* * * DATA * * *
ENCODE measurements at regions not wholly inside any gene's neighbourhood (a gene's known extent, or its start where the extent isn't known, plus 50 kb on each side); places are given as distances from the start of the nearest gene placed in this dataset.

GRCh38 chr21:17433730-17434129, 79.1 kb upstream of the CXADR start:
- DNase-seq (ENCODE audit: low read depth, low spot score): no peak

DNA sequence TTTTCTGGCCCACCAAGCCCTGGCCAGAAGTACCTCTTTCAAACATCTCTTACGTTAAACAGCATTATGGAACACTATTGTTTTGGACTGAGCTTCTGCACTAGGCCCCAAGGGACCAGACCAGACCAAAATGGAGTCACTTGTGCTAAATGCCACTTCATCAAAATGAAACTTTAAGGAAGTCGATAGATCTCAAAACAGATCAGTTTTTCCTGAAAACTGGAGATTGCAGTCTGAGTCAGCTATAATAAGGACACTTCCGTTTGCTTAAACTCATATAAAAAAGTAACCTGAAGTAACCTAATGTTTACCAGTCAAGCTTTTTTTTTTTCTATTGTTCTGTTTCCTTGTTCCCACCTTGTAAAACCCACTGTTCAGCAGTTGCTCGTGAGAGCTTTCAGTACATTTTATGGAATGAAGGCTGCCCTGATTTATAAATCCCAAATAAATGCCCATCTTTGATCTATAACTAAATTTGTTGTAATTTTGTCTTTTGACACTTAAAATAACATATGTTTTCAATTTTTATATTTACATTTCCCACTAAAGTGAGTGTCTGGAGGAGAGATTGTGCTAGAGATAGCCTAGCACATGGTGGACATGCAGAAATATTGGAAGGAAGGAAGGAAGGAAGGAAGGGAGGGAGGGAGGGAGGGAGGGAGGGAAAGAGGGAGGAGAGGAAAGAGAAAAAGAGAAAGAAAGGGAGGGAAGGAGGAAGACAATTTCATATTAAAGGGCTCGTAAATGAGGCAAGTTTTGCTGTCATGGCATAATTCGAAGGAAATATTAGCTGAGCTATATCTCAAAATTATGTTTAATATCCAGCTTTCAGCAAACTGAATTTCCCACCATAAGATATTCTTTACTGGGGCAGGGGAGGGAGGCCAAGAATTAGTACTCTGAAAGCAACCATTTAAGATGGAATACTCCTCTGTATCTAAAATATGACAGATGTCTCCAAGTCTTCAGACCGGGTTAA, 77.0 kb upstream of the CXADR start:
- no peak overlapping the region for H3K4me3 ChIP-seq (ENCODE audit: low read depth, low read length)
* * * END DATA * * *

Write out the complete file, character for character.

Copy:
ENCODE measurements at regions not wholly inside any gene's neighbourhood (a gene's known extent, or its start where the extent isn't known, plus 50 kb on each side); places are given as distances from the start of the nearest gene placed in this dataset.

GRCh38 chr21:17433730-17434129, 79.1 kb upstream of the CXADR start:
- DNase-seq (ENCODE audit: low read depth, low spot score): no peak

DNA sequence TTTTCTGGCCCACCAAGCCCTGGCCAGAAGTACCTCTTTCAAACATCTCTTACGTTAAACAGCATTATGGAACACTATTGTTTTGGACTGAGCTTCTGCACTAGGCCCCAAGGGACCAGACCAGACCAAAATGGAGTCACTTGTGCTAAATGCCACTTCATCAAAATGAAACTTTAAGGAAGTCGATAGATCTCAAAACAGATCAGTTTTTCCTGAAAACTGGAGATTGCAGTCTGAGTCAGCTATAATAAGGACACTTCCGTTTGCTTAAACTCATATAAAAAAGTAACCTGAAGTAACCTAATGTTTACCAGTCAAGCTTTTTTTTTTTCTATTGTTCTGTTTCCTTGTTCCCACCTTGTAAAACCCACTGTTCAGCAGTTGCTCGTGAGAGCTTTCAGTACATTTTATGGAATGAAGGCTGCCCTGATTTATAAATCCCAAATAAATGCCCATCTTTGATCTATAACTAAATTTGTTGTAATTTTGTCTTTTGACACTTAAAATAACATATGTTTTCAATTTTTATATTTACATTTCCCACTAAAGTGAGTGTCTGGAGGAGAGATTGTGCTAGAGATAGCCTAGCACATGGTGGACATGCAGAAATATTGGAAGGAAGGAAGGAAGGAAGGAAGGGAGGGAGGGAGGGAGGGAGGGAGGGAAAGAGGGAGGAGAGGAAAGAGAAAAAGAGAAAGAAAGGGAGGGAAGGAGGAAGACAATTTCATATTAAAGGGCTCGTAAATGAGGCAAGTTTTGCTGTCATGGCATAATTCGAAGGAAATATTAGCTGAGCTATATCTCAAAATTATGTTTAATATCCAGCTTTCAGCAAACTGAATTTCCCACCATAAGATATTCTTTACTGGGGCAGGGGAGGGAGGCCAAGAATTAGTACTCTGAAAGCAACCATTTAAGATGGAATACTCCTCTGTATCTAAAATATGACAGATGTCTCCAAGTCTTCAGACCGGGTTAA, 77.0 kb upstream of the CXADR start:
- no peak overlapping the region for H3K4me3 ChIP-seq (ENCODE audit: low read depth, low read length)